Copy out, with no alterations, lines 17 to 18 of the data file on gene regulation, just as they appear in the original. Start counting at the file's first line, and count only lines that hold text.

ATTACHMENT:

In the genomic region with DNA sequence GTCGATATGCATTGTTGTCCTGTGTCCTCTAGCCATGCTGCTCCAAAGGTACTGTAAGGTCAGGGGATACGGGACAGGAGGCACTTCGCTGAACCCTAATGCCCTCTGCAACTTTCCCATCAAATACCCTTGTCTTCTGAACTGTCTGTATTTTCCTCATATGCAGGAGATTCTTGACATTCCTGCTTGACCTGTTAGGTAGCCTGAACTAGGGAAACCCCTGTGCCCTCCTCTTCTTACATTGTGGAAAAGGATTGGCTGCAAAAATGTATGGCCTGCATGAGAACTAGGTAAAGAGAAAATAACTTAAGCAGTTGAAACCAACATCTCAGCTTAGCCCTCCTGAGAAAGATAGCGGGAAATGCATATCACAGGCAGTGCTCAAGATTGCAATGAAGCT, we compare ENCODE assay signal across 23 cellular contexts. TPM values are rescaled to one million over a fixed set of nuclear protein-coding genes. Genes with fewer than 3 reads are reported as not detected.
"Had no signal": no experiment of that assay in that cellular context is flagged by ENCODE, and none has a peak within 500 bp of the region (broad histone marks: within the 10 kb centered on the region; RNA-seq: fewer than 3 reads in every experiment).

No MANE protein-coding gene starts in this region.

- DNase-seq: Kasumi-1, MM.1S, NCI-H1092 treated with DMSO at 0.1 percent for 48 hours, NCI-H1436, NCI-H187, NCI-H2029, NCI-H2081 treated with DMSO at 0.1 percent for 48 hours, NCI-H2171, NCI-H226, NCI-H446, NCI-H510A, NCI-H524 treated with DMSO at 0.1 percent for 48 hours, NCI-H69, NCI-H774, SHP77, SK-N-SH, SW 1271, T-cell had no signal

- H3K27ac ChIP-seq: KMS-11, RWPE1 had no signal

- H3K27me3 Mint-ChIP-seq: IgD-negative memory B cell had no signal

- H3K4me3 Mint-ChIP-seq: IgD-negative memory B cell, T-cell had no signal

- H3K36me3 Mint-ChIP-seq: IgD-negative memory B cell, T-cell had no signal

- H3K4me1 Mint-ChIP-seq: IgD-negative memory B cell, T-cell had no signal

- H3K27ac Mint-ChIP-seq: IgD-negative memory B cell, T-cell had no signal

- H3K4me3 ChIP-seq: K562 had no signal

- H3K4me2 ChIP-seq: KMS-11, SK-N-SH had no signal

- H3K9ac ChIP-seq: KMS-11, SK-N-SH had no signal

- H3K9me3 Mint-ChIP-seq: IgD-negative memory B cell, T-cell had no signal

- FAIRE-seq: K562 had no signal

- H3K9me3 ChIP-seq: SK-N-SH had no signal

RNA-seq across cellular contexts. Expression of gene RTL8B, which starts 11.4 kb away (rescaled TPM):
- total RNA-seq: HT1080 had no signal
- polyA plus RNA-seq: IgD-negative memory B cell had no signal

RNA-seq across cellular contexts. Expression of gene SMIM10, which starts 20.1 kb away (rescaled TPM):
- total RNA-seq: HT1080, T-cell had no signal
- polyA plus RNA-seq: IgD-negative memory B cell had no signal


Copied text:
RNA-seq across cellular contexts. Expression of gene RTL8B, which starts 11.4 kb away (rescaled TPM):
- total RNA-seq: HT1080 had no signal